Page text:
One, Nicole and Milo stopped at an Atlantic City casino-hotel to gamble at the craps table. Milo had made a deal with Nicole that if she served as his good luck charmed and enabled him to win at least $5,000 (the money he was receiving for her capture), he would let her go. He ended up winning $8,000, she walked away, he eventually lost the money with more gambling and they ended up spending the night together at the casino-hotel. Their second day on the road included a close encounter with the killer (unmemorably portrayed by Peter Greene), a side trip to a country club to interrogate the golf caddy and an unnecessary stop at the very bed-and-breakfast where they had spent their honeymoon. Meanwhile, the movie also focused upon a pair of hired thugs for a female bookie portrayed by Oscar nominee Cathy Moriarty, to whom Milo owned money due to his gambling habit. A good deal of mistaken identity ensued when the thugs picked up Nicole’s newspaper colleague, whom one of them had mistaken for Milo. Finally, the movie ended with a showdown with the killer and Milo’s ex-partner. The entire sequence was nothing more than a vague, yet convoluted mess that left me feeling dissatisfied.

Some critics have complained about a lack of screen chemistry between Jennifer Aniston and Gerard Butler. I would have to disagree with that opinion . . . somewhat. I must admit that the two stars had failed to produce any sparks in their first scene together. Fortunately, Aniston and Butler managed to create some kind of chemistry, as the movie progressed. But they did not have the kind of chemistry that Butler had with Katherine Heigel in ”THE UGLY TRUTH” or Aniston had with Vince Vaughn in ”THE BREAK UP”. In fact, Butler’s role seemed like a remake of his Mike Chadway character in ”THE UGLY TRUTH”. Whereas his Chadway character had managed to perfectly contrast with Heigel’s prissy character in the 2009 comedy, his Milo Boyd character failed to do the same with Aniston’s more sardonic and extroverted personality in”THE BOUNTY HUNTER”. But the pair still managed to create some chemistry.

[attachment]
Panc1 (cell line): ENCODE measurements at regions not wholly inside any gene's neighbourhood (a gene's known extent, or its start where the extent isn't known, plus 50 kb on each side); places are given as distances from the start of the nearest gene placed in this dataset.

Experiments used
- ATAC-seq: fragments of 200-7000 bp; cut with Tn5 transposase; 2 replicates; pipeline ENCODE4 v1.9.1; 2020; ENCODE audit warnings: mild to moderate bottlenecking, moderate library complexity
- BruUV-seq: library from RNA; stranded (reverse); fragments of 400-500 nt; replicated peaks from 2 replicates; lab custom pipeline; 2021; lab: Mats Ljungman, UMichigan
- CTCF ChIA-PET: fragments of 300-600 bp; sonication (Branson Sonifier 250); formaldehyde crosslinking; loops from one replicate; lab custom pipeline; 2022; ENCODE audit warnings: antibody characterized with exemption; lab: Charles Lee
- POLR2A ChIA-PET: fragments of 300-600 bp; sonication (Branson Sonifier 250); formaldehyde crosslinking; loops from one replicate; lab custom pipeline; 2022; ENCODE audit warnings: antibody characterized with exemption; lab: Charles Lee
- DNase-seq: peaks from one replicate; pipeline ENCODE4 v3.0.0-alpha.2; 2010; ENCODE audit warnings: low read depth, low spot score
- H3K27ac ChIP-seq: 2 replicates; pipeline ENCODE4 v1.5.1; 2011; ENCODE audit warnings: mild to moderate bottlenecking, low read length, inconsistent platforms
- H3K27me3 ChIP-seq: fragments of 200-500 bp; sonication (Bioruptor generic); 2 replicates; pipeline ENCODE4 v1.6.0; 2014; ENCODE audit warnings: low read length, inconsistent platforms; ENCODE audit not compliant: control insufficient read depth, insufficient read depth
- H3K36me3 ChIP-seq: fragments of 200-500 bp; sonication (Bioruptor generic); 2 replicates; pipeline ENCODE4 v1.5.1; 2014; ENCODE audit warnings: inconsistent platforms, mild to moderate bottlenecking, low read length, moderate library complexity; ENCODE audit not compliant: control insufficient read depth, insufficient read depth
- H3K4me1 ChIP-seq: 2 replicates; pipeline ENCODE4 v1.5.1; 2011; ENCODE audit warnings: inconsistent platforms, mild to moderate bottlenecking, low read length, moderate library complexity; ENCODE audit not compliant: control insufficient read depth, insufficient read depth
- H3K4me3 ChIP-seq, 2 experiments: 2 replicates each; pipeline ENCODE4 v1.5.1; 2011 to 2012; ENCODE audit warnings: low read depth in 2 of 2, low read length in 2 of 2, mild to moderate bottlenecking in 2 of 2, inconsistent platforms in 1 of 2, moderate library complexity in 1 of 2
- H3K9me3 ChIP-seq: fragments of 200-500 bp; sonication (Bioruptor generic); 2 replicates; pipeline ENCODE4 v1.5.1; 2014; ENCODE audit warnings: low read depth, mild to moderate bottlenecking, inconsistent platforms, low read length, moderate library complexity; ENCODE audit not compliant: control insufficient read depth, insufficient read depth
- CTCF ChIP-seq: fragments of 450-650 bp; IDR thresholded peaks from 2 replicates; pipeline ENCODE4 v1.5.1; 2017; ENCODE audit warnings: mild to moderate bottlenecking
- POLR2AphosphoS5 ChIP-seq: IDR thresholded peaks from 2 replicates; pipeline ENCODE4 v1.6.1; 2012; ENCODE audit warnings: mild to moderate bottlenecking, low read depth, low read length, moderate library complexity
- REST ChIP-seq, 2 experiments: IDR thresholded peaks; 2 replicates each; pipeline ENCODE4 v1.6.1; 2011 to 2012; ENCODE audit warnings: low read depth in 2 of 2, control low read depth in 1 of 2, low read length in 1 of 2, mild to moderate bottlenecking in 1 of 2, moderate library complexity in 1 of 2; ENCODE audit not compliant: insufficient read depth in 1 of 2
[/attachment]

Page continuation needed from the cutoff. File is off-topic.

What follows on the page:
Only a handful of the supporting cast actually impressed me. Dorian Missick did a solid job of portraying the ambiguity of Detective Bobby Singer, the police detective who was Milo’s ex-partner, the couple’s close friend and of whom they suspected of being corrupt. Christine Baranski was charming and funny as Nicole’s mother, a nightclub singer at an Atlantic City casino. Siobhan Fallon was equally funny as the wife of the bail bondsman that Milo works for. Christian Borle gave a hilarious performance as the country club golf caddy who reluctantly gave Milo and Nicole the information they needed on the killer. I would have included Jason Sudeikis’ hilarious portrayal of Nicole’s wacky colleague and former one-night stand, Stewart. But once he got caught up in the useless bookie storyline, he became a nuisance and I eventually lost interest in him.

In the end, I do not know if I could really recommend ”THE BOUNTY HUNTER”. A forgettable villain and numerous subplots that made the movie’s story convoluted prevented it from going anywhere. Pity. The movie could have been a first-rate comedy in the vein of 1988’s ”MIDNIGHT RUN”. Instead, it turned out to be a second-rate movie with too many flaws.